One guarantee of being a scientist is that you perform many experiments in your career that do not work. I always warn trainees just joining my lab that this will happen and that they should expect it. This is an issue that I discuss in particular with undergraduate students because often the only lab experience they have is through undergrad labs run as part of a course and those experiments are designed to work and have already undergone extensive troubleshooting. I make sure to tell my students that they will run many failed experiments and that this is a normal part of doing science and is a cornerstone of the scientific method. I tell them that so far in my career I’ve only had a few experiments that worked out perfectly the first time and that a failed experiment can happen for reasons other than their abilities or talent for doing science.
That being said, there are things that you can do to decrease the chances that an experiment will fail right out of the gate. I offer some tips below:
1) The first thing that I suggest to students is that they do extensive reading of the literature and established protocols related to their experiment before starting to design it. I’ve heard the phase “one hour in the library can save you one month in the lab” and I absolutely believe it! It’s really important to understand the rationale behind a particular protocol and the nuts and bolts of why you are doing each step. In the days of commercial kits I think that many people forget this crucial step and it often causes issues later.
2) Make sure that you are including all reasonably possible positive and negative controls as part of your experiment. From talking with several of my colleagues recently it has become clear that many undergraduate and graduate students have not had explicit training in how to determine what the appropriate controls should be for an experiment or are simply not including them. By including controls in your experiment you allow yourself the capability of narrowing down where problems cropped up in your experiments. When an experiment fails, this step can save you a massive amount of time when it comes to troubleshooting and determining what went wrong. The presence of control and experimental groups also ensures that you will be able to conduct statistical analyses of your data in an attempt to demonstrate whether your results are significant.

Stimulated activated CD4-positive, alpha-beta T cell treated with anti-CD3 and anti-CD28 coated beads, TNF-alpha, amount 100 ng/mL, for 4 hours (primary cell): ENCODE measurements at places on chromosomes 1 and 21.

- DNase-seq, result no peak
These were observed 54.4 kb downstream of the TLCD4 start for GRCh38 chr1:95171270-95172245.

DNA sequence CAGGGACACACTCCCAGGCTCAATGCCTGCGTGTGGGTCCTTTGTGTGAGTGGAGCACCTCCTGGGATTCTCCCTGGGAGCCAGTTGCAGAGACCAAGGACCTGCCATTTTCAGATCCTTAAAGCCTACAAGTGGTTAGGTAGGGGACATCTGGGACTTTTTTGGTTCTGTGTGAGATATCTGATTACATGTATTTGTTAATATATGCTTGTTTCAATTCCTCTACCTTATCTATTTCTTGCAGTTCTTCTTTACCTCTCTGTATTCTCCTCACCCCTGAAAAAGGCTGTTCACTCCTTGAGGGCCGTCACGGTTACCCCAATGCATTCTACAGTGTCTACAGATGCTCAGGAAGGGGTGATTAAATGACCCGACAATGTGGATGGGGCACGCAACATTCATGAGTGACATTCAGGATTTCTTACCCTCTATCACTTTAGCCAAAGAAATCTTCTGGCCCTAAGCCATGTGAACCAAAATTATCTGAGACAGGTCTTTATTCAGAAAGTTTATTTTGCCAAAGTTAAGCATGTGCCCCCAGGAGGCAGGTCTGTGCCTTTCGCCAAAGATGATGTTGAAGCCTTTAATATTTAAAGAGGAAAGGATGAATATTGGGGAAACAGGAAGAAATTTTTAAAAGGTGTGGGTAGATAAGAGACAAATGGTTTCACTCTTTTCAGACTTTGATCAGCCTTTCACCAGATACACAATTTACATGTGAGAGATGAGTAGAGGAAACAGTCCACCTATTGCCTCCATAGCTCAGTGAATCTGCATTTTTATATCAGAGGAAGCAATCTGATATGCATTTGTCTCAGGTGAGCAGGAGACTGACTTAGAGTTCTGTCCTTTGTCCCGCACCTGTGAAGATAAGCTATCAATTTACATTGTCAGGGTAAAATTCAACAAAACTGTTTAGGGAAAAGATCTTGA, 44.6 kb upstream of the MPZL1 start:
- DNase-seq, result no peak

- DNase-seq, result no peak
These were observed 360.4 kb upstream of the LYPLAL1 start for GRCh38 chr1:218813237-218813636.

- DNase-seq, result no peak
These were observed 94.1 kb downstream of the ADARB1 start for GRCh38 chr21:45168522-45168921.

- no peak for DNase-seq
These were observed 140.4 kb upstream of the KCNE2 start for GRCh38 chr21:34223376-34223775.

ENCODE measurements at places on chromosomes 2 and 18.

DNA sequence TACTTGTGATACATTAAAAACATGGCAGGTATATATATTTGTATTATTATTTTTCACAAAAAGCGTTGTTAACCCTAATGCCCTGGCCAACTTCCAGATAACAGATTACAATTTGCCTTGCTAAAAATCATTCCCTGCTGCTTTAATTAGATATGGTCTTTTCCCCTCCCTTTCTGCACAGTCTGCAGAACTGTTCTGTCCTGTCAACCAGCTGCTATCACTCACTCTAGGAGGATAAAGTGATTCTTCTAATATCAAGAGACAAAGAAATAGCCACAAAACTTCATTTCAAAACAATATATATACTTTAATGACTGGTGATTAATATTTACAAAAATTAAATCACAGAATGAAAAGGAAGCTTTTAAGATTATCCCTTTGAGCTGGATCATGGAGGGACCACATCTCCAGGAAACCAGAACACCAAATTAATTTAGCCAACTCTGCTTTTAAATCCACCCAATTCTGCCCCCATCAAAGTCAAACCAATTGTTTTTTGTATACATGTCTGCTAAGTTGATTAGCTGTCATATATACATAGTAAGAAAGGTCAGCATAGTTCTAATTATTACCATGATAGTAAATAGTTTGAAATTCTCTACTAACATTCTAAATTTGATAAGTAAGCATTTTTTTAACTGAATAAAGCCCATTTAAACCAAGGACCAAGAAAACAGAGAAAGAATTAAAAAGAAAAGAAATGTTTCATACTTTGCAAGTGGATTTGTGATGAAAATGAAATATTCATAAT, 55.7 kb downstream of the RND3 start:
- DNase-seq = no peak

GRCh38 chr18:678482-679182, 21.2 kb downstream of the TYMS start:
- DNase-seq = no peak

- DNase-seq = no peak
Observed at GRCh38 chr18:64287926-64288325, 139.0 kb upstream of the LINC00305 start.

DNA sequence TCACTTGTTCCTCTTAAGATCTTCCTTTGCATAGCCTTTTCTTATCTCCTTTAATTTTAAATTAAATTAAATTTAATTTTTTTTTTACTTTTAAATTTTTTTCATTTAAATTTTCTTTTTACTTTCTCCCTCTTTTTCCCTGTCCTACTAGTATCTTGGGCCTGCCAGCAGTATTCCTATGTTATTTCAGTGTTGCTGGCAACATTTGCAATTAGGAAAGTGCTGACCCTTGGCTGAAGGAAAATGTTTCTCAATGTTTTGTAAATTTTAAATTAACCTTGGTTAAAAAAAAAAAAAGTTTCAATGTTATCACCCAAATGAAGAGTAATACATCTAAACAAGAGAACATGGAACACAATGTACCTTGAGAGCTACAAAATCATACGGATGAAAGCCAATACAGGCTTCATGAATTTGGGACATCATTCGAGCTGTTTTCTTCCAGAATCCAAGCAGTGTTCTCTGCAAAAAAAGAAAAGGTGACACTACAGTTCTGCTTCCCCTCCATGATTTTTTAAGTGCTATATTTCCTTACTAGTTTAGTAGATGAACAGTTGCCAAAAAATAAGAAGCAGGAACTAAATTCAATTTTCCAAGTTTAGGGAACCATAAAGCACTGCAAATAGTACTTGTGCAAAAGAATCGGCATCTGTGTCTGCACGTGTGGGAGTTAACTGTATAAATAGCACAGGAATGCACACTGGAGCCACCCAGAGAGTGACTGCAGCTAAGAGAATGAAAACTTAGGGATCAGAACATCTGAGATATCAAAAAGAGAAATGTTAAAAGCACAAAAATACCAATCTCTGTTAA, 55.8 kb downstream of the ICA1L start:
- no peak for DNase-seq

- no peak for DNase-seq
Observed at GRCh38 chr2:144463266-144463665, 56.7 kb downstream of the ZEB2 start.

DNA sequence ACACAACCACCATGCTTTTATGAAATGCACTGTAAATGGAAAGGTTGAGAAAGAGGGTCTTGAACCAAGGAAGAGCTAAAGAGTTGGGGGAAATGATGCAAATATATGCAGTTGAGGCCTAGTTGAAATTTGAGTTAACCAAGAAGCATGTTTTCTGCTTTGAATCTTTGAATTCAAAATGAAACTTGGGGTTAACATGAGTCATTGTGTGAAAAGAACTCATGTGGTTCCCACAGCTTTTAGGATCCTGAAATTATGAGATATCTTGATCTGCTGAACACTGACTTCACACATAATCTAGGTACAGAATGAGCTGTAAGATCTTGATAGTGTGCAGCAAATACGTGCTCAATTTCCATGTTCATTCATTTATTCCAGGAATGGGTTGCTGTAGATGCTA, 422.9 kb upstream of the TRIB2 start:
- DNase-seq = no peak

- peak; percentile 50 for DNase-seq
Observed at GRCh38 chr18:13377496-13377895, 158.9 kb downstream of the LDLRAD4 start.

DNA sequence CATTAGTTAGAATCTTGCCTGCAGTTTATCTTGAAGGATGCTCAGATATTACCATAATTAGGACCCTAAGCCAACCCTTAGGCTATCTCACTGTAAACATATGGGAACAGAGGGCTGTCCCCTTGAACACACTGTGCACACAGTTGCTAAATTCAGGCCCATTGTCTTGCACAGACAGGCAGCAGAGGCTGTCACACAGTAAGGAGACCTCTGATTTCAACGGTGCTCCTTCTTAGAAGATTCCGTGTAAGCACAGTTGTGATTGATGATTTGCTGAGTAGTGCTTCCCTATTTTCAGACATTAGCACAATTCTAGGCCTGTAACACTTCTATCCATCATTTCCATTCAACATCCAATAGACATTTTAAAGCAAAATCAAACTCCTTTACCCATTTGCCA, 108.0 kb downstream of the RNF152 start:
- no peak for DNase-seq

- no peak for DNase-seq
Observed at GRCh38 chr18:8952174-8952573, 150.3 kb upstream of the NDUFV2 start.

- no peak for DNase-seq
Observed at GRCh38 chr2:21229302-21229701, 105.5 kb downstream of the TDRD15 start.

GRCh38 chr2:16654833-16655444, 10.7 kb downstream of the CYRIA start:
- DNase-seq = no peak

3) Write up an extremely detailed step by step protocol for your experiment. Try to think about what might go wrong and where key steps are in the protocol. Attempt to troubleshoot the experiment before you even do it. The plans for your experiment should be written in your lab notebook and not on paper towels, scrap pieces of paper, etc. This will ensure that your experiment will be reproducible and will help you to identify potential issues before you get rolling. If someone in the lab has done the experiment or protocol before, go and talk to them. They may have tips or tricks that are not explicitly written down that are valuable. Write out the protocol in your own words with as much detail as you can. I tell my students that if they needed to perform the experiment without thinking about the steps, the protocol should be detailed enough that they could do this.
4) Ensure that all of the materials and reagents that you need for your experiment are available and ready to go before you start the experiment. There is nothing worse than getting part way through a long protocol only to realize that you’ve run out of Tris buffer and have to order more in from the supplier. Complete any prior steps that are needed before starting the experiment. Do you need to culture cells, wrangle critters, grow plants, etc.?
5) Conduct a small trial run of your experiment. Starting things off with a pilot experiment allows you to save money, time, and can allow you to discover problems with the design of your experiment before you fully commit large amounts of resources to it.
Designing good experiments is an art form that requires years of practice in order to get better at it. I am still working on designing the perfect experiment, but I have certainly improved this skill by extensive practice over the years. Due to the challenge of designing an effective experiment it is truly amazing when an experiment works beautifully on the first attempt. This is one of the eureka moments that scientists live for!